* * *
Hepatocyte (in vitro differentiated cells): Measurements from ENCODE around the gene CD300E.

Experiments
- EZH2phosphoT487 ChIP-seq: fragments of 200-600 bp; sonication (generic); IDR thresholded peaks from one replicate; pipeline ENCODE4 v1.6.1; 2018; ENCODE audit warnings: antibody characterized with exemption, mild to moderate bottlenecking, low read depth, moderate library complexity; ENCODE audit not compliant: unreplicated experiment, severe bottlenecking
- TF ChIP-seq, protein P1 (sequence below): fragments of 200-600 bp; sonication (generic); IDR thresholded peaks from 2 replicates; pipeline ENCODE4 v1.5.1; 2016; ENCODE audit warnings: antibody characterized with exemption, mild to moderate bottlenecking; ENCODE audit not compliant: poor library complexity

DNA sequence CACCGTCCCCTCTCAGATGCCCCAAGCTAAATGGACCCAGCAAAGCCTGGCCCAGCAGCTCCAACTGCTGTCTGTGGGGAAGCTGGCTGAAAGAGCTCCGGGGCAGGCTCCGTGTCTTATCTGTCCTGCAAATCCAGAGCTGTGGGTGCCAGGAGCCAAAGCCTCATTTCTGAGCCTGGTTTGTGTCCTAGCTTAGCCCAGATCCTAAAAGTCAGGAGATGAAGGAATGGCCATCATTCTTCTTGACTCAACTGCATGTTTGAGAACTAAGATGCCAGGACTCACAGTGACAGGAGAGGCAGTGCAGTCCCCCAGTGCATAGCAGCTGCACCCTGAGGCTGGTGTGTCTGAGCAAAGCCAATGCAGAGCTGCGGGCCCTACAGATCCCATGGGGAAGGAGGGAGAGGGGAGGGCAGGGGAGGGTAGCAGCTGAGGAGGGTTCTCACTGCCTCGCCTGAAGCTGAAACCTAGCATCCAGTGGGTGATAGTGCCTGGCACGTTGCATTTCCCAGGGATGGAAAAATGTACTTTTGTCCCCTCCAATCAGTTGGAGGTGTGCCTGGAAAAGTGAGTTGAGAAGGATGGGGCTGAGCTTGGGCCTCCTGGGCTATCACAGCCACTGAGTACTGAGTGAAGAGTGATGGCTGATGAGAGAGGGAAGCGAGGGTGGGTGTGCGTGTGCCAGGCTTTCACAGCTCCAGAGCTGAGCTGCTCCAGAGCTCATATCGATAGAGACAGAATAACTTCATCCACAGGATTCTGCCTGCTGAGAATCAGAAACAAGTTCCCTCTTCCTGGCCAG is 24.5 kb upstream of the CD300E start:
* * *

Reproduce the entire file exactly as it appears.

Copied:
Hepatocyte (in vitro differentiated cells): Measurements from ENCODE around the gene CD300E.

Experiments
- EZH2phosphoT487 ChIP-seq: fragments of 200-600 bp; sonication (generic); IDR thresholded peaks from one replicate; pipeline ENCODE4 v1.6.1; 2018; ENCODE audit warnings: antibody characterized with exemption, mild to moderate bottlenecking, low read depth, moderate library complexity; ENCODE audit not compliant: unreplicated experiment, severe bottlenecking
- TF ChIP-seq, protein P1 (sequence below): fragments of 200-600 bp; sonication (generic); IDR thresholded peaks from 2 replicates; pipeline ENCODE4 v1.5.1; 2016; ENCODE audit warnings: antibody characterized with exemption, mild to moderate bottlenecking; ENCODE audit not compliant: poor library complexity

DNA sequence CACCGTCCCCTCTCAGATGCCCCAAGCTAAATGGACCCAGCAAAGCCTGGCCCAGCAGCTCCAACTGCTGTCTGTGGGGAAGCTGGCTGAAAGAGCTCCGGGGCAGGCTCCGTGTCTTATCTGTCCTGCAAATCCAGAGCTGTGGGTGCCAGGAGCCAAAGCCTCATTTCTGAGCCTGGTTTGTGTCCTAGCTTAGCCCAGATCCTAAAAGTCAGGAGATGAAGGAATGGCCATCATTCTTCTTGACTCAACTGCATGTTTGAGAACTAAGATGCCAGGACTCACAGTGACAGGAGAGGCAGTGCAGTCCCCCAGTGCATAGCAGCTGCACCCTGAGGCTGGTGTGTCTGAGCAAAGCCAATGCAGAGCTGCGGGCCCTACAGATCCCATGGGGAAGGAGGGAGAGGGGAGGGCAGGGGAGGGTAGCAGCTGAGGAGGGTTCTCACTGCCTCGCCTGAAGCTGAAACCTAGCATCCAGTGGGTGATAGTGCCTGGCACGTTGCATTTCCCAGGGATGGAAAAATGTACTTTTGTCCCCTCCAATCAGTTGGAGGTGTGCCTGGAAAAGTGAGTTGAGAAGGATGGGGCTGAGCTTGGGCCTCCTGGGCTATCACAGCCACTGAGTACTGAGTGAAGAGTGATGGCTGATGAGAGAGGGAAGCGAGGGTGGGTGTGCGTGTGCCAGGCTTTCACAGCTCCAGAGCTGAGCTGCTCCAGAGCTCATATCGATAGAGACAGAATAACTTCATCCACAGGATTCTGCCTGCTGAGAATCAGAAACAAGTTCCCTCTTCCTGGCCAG is 24.5 kb upstream of the CD300E start: